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The fungal kingdom encompasses a diverse and rich group of organisms ranging from microscopic yeasts to mushrooms. Most fungi are free-living in nature where they function as decomposers in the energy cycle. Of the more than 90,000 known fungal species, fewer than 200 have been reported to produce disease in humans. Once considered clinical rarities, human fungal infections are becoming increasingly common, especially among immunocompromised patients. Therefore, it is important to understand the unique clinical and microbiological features of these diseases.


A “yeast” is identified growing from a patient’s blood culture.

  1. What are fungi, and do they commonly cause important human diseases?

  2. How does the lab technologist identify the species of this fungus?

  3. How does the clinician know if this microorganism is relevant to the care of the patient?


Fungi are eukaryotes with a higher level of biologic complexity than bacteria. Fungi may be unicellular or may differentiate and become multicellular by the development of long, branching filaments. They lack the chlorophyll of plants and therefore need to acquire nutrients from the external environment. The diseases caused by fungi are called mycoses. These infections vary greatly in their manifestations but tend to present with subacute or chronic features, often relapsing over time. Acute disease, such as that produced by many viruses and bacteria, is less common with fungal infections.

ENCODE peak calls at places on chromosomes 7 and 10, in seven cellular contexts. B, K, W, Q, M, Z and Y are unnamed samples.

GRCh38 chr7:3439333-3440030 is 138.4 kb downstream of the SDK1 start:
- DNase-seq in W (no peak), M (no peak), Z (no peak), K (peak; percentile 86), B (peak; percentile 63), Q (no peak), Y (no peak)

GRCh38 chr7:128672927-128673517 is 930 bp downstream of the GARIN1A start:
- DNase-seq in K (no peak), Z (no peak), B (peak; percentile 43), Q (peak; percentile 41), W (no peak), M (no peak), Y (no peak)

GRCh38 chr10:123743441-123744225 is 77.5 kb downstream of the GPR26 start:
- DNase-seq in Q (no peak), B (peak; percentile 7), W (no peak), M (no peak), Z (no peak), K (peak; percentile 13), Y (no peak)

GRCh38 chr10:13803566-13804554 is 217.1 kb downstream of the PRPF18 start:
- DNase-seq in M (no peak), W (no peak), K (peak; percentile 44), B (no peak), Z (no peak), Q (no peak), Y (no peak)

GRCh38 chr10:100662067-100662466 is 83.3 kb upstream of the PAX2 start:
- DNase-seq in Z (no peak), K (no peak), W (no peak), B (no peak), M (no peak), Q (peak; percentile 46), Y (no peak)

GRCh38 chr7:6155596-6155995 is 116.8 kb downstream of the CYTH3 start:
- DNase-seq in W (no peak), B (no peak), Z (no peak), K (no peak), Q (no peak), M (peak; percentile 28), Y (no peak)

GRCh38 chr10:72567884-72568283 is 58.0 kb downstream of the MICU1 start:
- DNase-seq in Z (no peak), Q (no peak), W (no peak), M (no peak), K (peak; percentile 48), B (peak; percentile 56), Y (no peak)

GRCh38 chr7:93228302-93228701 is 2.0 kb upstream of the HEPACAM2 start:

❋ Fungal cell organization is eukaryotic


The fungal cell has many typical eukaryotic features, including a nucleus with a nucleolus, nuclear membrane, and linear chromosomes (Figure 42–1). The cytoplasm contains a cytoskeleton with actin microfilaments and tubulin-containing microtubules. Ribosomes and organelles, such as mitochondria, endoplasmic reticulum, and the Golgi apparatus, are also present. Fungal cells have a rigid cell wall external to the cytoplasmic membrane, which differentiates them from mammalian cells. In addition to the cell wall, another important difference from mammalian cells is the sterol composition of the cytoplasmic membrane. In mammalian cells, the dominant membrane sterol is cholesterol; in fungi, it is ergosterol. Fungi are usually haploid in their DNA content, although diploid nuclei are formed through nuclear fusion in the process of sexual reproduction. Interestingly, the generation of polyploid/aneuploid nuclei is a strategy used by some fungi to generate genetic diversity as a response to cell stress, such as antifungal therapy.

FIGURE 42–1.

A yeast cell showing the cell wall and internal structures of the fungal eukaryotic cell plan. (Reproduced with permission from Willey JM: Prescott, Harley, & Klein’s Microbiology, 7th ed. New York, NY: McGraw Hill; 2008.)

Nucleus, mitochondria, and endoplasmic reticulum present

❋ Fungal cell wall distinguishes from mammalian cells

❋ Ergosterol, not cholesterol, makes up cell membrane


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